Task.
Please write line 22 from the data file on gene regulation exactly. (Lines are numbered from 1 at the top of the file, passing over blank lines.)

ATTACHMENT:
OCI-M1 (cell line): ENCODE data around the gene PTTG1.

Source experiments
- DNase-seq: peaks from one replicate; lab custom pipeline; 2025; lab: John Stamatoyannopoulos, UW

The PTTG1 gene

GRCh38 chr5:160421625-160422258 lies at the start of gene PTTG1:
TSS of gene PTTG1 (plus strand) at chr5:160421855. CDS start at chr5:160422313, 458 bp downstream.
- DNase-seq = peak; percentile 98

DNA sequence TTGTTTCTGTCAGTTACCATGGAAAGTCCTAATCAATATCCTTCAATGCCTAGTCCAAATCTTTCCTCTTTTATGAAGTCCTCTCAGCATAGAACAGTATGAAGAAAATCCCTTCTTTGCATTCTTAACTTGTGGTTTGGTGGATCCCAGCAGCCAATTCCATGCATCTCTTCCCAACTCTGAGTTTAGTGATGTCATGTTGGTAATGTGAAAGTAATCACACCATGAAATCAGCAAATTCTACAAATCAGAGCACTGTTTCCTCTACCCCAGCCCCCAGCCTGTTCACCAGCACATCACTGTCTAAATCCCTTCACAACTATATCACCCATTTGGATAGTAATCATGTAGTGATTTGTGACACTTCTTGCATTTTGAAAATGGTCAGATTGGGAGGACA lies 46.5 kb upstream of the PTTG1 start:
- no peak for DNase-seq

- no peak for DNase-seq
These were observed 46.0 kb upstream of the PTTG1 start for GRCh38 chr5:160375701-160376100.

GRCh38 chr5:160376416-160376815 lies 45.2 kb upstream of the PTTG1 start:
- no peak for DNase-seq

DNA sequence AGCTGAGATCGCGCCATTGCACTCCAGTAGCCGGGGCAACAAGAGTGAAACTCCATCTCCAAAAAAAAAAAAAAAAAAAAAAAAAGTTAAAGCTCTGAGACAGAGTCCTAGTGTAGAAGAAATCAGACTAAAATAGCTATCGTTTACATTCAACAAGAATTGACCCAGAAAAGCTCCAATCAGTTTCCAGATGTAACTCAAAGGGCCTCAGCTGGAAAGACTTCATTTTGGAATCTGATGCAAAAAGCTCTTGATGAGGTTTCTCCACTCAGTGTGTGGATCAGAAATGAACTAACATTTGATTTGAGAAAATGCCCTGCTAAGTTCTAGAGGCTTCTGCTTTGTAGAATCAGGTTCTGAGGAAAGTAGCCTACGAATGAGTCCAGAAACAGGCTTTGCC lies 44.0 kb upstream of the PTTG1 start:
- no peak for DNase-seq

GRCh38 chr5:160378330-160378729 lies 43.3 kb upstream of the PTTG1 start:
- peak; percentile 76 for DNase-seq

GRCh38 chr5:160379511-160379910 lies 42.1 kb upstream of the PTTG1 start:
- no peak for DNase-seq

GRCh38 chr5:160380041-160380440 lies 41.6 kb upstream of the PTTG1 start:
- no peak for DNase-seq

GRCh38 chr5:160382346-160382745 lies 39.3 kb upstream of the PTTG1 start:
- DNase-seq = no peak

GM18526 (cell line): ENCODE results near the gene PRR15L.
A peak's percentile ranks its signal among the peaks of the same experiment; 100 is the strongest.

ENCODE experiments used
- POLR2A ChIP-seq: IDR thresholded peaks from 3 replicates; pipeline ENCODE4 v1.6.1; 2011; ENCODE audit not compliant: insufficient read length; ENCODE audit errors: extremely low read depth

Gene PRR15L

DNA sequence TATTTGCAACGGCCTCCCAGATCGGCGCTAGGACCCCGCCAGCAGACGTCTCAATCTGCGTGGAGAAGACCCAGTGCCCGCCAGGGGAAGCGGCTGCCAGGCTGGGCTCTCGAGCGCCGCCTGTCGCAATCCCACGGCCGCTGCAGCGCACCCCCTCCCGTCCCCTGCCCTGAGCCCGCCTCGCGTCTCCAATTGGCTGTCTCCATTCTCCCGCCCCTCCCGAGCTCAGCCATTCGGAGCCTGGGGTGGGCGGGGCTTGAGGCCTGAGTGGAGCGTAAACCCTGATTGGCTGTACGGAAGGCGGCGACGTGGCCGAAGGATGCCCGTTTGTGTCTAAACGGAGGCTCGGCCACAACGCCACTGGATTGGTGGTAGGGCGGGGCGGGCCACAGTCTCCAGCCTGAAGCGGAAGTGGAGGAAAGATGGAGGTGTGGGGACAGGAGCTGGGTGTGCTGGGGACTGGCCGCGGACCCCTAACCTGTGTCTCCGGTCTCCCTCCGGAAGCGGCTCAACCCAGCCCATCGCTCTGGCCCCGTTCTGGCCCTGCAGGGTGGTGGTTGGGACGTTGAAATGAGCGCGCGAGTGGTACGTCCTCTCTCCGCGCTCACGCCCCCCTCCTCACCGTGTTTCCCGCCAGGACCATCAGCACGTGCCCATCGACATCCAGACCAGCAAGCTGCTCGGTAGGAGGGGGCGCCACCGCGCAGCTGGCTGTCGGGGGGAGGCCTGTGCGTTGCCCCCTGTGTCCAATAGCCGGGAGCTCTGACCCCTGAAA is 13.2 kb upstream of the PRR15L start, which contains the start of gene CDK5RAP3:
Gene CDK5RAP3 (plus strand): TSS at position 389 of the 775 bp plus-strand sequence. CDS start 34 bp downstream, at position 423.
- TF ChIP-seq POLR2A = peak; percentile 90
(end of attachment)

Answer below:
GRCh38 chr5:160382346-160382745 lies 39.3 kb upstream of the PTTG1 start: